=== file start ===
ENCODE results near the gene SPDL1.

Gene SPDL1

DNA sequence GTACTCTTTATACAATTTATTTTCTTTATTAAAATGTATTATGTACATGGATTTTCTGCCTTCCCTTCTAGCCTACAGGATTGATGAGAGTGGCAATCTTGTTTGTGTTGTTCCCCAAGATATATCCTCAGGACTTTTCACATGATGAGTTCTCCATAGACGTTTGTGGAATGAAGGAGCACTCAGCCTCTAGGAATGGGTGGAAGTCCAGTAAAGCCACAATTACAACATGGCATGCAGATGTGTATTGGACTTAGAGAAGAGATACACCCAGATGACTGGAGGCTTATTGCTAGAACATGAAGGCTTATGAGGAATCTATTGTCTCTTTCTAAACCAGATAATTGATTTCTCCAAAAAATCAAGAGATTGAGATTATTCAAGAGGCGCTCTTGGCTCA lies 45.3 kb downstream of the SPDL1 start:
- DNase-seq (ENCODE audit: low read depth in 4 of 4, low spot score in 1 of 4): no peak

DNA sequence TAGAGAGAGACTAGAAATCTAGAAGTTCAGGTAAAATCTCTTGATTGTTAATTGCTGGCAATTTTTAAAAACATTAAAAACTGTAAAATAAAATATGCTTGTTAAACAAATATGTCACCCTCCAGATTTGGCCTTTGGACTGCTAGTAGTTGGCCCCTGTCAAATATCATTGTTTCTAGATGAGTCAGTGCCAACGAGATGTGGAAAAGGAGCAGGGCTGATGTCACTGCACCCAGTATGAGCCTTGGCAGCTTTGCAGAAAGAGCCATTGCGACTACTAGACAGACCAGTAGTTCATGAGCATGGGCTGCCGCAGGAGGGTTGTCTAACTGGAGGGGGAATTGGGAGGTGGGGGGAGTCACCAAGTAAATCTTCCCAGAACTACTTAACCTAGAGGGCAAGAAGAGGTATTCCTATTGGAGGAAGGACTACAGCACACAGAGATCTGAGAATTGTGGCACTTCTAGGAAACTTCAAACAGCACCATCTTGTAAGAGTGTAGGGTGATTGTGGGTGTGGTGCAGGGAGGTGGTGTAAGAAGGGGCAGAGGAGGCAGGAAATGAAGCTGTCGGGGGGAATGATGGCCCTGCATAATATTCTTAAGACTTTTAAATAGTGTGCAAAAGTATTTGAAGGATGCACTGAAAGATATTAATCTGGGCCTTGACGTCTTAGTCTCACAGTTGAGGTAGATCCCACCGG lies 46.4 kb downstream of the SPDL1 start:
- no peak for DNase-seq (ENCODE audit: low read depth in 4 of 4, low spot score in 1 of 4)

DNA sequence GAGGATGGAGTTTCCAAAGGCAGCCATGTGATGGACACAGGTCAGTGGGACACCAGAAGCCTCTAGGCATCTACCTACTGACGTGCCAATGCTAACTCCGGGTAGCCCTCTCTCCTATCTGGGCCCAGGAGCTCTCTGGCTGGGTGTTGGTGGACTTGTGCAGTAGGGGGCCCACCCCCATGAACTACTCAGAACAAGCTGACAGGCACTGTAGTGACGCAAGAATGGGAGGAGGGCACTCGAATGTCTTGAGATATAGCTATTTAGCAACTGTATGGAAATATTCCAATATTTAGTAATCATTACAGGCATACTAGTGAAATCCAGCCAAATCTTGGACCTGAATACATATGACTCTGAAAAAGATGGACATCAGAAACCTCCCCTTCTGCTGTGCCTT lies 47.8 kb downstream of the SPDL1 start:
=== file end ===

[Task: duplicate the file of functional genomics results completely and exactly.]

ENCODE results near the gene SPDL1.

Gene SPDL1

DNA sequence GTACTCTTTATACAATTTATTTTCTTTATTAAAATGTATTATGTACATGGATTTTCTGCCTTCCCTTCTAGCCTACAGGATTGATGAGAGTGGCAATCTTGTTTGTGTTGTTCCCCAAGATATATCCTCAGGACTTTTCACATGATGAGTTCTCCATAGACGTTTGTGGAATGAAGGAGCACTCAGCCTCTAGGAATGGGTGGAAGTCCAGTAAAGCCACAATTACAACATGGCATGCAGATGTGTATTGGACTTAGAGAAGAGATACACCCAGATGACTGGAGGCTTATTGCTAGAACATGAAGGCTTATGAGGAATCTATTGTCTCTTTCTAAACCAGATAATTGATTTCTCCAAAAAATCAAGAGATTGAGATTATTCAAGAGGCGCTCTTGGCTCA lies 45.3 kb downstream of the SPDL1 start:
- DNase-seq (ENCODE audit: low read depth in 4 of 4, low spot score in 1 of 4): no peak

DNA sequence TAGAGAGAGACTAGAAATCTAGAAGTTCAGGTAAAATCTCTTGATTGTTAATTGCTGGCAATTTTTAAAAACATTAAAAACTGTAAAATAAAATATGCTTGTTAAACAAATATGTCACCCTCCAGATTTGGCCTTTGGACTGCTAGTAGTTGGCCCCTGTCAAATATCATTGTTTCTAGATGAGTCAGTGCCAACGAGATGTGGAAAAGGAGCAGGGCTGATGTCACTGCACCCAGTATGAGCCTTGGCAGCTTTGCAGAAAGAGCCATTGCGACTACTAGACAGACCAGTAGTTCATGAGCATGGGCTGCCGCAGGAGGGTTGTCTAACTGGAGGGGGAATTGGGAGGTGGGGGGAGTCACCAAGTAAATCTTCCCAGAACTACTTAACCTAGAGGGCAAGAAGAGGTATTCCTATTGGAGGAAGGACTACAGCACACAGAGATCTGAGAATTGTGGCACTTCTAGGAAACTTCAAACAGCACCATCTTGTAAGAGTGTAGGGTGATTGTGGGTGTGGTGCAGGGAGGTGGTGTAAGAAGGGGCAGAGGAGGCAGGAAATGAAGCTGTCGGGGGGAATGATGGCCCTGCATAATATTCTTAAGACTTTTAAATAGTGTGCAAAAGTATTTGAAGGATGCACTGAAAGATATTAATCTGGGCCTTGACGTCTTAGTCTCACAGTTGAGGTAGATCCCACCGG lies 46.4 kb downstream of the SPDL1 start:
- no peak for DNase-seq (ENCODE audit: low read depth in 4 of 4, low spot score in 1 of 4)

DNA sequence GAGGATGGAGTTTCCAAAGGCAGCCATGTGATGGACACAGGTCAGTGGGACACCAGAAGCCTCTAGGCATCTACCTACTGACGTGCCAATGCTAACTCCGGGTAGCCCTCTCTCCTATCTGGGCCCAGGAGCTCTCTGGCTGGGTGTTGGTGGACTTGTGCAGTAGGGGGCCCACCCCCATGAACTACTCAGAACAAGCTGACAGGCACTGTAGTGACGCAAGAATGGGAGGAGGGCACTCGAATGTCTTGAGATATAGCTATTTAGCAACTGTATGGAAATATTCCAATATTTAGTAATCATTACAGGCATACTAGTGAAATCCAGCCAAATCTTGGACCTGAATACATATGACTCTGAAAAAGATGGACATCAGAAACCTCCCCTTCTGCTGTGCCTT lies 47.8 kb downstream of the SPDL1 start: